Flying Into Teguci-Gulp-a

Editor’s Note: This article previously appeared in a different format as part of The Atlantic’s Notes section, retired in 2021.

Reader Adam recalls his worst travel experience:

I was going back to Honduras after my honeymoon. I had a connecting flight in Miami. I went to get my bags to get through customs. They hadn’t made it yet. I couldn’t miss my flight, so off I went.

Flying into Tegucigalpa was frightening, to say the least. We were all over the sky. I later found out it’s one of the worst airports to fly into. We landed safely on the ground once the pilot figured out how to pull this off.

Once at the airport I came to the realization that my bags had been kept in Miami. Everything I bought on the honeymoon was lost.

Here’s a bit more about Tegucigalpa’s Toncontin Airport, according to a Popular Mechanics list of the 10 most dangerous airports in the world:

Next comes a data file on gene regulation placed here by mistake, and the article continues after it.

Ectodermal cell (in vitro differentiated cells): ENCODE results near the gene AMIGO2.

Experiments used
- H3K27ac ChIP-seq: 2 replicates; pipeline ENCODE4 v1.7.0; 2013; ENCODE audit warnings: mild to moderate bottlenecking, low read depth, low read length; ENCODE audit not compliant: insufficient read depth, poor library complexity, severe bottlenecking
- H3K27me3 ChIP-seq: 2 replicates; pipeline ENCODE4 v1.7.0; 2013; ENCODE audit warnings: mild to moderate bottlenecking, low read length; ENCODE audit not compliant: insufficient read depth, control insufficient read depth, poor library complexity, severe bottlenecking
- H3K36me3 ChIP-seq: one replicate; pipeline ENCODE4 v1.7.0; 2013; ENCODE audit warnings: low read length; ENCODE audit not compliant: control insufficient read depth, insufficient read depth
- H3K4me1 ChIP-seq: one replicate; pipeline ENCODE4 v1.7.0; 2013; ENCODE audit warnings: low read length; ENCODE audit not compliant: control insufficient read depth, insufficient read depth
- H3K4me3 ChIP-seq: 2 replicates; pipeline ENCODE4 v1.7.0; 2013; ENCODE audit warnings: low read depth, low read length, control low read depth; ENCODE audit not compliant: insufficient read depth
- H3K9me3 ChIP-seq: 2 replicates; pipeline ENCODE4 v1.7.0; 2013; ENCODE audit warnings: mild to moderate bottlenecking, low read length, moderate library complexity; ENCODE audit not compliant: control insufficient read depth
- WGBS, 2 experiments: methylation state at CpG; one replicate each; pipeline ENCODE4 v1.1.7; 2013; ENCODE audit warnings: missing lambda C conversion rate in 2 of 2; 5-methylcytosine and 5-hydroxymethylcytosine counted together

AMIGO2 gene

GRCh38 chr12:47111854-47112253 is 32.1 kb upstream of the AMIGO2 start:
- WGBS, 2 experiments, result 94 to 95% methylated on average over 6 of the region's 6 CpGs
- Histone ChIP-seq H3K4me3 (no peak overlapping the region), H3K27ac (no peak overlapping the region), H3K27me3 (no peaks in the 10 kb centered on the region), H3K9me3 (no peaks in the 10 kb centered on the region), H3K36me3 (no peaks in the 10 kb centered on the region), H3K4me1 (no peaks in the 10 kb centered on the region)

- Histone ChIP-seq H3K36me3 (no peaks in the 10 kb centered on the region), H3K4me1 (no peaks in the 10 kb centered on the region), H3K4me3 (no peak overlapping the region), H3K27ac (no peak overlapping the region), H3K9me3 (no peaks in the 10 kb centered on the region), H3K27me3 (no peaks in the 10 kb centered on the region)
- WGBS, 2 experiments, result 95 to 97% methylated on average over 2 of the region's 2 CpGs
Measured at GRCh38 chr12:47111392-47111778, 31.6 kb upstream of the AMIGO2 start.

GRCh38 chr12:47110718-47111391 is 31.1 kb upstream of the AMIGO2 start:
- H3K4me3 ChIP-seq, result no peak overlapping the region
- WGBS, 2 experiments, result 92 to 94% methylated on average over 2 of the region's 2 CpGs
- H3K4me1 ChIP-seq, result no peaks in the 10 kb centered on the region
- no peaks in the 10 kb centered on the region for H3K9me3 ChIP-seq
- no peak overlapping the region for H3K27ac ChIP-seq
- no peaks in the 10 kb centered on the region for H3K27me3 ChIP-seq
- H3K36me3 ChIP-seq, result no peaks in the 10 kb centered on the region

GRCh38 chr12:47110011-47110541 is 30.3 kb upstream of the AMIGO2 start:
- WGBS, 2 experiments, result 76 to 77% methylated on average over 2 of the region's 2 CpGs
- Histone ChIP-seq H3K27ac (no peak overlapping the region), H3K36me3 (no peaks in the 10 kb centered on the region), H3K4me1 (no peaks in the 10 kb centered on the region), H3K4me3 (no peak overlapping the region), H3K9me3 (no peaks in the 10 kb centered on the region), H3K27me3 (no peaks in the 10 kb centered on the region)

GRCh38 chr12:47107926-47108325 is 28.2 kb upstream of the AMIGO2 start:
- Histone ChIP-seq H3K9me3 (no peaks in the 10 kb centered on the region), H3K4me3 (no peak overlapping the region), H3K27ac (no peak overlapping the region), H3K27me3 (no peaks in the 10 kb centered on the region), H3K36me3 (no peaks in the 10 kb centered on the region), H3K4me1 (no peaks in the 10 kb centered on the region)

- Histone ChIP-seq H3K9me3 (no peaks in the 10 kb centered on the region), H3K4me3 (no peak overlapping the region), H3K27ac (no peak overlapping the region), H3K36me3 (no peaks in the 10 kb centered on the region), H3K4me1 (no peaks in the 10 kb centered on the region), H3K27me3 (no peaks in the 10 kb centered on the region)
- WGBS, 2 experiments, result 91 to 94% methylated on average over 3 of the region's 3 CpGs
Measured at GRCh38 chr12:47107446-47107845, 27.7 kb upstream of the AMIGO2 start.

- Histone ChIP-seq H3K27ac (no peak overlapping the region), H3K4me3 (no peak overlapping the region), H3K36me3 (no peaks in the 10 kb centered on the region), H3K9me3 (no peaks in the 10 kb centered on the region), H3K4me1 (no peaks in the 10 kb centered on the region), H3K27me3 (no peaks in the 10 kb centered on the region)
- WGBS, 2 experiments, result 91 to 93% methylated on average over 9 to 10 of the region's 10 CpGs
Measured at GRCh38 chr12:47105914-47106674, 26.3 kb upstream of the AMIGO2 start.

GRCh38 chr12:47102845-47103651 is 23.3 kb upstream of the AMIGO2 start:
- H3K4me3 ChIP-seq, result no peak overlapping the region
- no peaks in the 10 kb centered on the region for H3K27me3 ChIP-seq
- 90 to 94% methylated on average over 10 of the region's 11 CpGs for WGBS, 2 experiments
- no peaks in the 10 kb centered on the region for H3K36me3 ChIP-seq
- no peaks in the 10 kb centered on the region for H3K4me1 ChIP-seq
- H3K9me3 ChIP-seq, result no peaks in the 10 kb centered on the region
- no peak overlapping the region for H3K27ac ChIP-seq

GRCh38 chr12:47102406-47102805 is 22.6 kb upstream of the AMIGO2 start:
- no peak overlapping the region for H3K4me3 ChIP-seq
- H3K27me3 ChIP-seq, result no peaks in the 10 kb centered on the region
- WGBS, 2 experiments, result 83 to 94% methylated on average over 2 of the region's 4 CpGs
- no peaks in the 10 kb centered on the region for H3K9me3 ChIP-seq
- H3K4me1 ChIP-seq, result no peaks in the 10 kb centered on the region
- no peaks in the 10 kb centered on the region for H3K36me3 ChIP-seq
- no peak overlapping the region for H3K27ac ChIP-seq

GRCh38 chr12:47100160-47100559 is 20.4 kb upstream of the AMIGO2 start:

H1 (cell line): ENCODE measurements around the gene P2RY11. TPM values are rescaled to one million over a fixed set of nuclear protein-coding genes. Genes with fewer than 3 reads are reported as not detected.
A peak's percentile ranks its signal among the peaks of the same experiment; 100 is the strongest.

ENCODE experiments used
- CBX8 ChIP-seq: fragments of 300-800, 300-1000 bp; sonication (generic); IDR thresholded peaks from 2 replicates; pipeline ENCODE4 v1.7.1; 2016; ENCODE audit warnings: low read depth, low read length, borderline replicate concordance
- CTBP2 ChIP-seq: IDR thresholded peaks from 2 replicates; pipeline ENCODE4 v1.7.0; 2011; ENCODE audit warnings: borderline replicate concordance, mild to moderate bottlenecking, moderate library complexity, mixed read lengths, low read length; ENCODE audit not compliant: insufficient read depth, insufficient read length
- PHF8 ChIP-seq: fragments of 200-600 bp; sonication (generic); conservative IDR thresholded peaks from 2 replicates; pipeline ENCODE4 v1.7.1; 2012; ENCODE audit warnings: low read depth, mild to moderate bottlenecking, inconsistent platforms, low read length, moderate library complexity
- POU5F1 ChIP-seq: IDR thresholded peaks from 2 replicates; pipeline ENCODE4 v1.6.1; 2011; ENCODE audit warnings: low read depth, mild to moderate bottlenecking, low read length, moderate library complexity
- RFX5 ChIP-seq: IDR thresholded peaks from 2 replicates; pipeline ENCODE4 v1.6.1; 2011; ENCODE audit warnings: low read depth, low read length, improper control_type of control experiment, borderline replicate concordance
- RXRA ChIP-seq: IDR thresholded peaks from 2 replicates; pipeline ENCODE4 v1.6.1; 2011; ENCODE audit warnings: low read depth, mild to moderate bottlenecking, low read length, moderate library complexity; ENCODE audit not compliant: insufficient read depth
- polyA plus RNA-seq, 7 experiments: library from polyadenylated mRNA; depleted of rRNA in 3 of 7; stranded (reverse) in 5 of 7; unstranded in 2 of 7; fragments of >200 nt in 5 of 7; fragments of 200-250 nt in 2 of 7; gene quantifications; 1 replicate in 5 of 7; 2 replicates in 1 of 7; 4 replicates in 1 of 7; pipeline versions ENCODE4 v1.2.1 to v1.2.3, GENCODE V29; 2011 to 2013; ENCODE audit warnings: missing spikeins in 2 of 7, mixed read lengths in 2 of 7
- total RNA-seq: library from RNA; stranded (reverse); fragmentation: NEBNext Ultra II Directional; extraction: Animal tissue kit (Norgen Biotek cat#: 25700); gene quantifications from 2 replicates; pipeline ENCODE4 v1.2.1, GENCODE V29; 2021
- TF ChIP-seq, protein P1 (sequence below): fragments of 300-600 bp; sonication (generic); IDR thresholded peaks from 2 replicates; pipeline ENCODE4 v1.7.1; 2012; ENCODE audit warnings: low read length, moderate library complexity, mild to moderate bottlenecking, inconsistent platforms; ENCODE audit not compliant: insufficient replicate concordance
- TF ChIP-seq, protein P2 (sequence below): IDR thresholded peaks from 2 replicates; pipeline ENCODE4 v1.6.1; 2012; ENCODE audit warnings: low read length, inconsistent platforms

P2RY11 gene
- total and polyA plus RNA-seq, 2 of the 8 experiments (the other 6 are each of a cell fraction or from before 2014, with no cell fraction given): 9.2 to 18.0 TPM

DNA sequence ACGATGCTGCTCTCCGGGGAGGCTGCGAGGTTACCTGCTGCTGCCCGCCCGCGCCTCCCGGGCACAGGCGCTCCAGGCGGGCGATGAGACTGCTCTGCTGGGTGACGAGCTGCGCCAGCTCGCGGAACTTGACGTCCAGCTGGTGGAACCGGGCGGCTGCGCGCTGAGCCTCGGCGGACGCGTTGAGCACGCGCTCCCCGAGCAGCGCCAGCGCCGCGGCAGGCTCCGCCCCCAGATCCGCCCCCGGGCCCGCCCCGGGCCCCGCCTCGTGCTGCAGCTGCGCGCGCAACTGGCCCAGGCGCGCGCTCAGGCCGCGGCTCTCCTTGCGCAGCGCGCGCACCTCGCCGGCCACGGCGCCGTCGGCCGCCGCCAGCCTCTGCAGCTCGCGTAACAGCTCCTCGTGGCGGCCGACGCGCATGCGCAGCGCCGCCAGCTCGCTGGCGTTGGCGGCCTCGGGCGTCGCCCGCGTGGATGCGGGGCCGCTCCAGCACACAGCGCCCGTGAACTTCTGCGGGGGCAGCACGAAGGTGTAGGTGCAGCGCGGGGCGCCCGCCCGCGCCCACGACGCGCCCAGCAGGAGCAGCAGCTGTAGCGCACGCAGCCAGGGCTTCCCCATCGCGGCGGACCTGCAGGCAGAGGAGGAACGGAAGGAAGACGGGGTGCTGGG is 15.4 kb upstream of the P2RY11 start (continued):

Aircraft have to skirt around the mountains of the interior highlands to land in a valley 3,294 feet above sea level. On approach, airliners as big as Boeing 757s make a 45-degree bank to effectively reach the 7000-foot runway with well above average rates of descent. Winds require pilots to compensate while hustling their aircraft in a zig-zag path over the terrain. Departures require high rates of climb to clear the nearby peaks.

And the very worst airport to fly into? Conde Nast Traveler says it’s the one in Lukla, Nepal. That airport is featured several times in this long compilation of dicey landings:

Have you ever had a harrowing landing, or an emergency situation on a plane? Drop us a note and we’ll post.


Update from Paul Blackburn, who sends a great photo flying above Guatemala:

Attached is a photo I took while on a medical transport in a Lear Jet Model 35, flown by REVA, an air ambulance/transport company based out of Ft. Lauderdale, Florida, and our branch base in Phoenix, Arizona. I was the physician on the flight, and we were banking onto final approach to the primary airport in Guatemala City, Guatemala. We were between a lower level of clouds and a higher scud layer of clouds. As we banked, I noted what I thought to be a mountain protruding through the clouds. On closer inspection, one can see that the “mountain” I briefly saw was actually a volcano, actively emitting steam and/or ash (this is apparently its usual baseline status):